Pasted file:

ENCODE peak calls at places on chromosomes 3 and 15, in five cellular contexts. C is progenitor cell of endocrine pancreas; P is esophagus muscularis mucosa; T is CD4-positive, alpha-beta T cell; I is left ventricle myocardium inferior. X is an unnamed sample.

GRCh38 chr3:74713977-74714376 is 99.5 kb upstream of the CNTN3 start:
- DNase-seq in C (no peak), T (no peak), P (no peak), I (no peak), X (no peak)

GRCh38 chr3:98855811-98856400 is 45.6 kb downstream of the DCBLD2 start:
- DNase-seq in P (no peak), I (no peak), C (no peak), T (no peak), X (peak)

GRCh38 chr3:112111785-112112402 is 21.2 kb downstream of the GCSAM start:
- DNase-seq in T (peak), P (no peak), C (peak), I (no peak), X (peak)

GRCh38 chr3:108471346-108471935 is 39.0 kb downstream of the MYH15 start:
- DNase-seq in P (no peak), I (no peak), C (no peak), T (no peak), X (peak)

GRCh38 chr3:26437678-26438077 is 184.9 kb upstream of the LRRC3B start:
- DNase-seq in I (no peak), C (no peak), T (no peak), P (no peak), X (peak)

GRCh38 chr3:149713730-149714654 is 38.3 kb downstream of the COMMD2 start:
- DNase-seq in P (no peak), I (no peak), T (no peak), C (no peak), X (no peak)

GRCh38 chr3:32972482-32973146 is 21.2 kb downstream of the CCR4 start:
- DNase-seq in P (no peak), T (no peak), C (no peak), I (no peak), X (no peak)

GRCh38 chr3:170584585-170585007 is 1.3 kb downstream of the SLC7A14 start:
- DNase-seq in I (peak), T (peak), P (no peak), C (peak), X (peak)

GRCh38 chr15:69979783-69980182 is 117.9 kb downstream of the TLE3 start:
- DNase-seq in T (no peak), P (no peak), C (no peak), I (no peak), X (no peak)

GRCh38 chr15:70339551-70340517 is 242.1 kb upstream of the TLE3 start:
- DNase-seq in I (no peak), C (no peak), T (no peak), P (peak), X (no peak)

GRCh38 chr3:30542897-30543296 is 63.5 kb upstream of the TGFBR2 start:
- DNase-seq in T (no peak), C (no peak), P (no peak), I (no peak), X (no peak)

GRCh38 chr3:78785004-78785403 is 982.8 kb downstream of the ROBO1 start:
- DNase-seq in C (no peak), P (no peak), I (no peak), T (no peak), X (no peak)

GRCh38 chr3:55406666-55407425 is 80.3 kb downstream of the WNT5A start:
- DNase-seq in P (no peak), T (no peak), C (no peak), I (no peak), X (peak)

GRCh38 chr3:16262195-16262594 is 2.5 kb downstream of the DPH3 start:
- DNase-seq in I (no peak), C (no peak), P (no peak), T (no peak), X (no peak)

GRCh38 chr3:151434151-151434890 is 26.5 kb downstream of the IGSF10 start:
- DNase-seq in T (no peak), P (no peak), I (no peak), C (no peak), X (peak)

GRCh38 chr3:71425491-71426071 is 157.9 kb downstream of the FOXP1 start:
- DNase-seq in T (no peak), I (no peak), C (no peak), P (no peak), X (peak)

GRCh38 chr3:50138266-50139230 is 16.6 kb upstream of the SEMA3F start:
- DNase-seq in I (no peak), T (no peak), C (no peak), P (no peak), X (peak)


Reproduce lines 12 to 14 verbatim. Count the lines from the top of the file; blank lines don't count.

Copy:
GRCh38 chr3:149713730-149714654 is 38.3 kb downstream of the COMMD2 start:
- DNase-seq in P (no peak), I (no peak), T (no peak), C (no peak), X (no peak)

GRCh38 chr3:32972482-32973146 is 21.2 kb downstream of the CCR4 start: